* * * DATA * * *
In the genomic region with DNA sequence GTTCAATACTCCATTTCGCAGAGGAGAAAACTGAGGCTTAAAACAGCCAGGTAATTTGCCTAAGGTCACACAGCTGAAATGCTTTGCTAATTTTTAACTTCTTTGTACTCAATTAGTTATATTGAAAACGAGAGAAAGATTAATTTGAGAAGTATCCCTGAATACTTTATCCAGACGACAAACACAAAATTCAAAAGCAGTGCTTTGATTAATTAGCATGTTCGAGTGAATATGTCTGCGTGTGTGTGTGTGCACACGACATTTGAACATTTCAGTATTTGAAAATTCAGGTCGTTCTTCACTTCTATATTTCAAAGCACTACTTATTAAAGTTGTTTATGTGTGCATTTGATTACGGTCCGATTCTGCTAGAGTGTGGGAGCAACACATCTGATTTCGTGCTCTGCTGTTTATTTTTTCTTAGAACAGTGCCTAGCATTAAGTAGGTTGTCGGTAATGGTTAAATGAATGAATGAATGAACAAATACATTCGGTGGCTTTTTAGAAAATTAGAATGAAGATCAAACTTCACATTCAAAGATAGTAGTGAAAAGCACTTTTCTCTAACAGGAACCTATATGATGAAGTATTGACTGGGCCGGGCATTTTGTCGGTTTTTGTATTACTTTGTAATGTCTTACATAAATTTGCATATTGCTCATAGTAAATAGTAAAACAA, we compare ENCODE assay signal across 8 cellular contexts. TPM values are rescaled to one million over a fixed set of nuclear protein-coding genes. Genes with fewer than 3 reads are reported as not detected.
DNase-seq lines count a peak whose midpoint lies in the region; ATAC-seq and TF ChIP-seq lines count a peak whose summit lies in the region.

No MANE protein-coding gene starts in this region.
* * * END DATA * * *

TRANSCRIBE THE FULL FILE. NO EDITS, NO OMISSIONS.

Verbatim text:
In the genomic region with DNA sequence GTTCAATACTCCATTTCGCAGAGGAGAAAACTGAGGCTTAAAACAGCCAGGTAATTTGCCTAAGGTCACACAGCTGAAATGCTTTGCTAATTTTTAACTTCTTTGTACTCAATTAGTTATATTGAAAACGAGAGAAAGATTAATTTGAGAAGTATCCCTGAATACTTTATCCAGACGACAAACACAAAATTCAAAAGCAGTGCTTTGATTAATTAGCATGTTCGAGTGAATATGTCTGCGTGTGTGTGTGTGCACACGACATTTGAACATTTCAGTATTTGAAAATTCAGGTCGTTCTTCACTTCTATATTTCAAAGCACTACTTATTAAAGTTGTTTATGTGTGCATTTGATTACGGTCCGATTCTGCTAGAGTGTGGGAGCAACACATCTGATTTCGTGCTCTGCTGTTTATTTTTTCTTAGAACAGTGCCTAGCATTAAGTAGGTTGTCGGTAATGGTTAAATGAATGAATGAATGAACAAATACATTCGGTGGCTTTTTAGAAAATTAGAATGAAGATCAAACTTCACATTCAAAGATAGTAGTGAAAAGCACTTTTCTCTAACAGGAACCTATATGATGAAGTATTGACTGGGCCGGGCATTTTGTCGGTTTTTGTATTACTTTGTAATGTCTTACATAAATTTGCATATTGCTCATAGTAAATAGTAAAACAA, we compare ENCODE assay signal across 8 cellular contexts. TPM values are rescaled to one million over a fixed set of nuclear protein-coding genes. Genes with fewer than 3 reads are reported as not detected.
DNase-seq lines count a peak whose midpoint lies in the region; ATAC-seq and TF ChIP-seq lines count a peak whose summit lies in the region.

No MANE protein-coding gene starts in this region.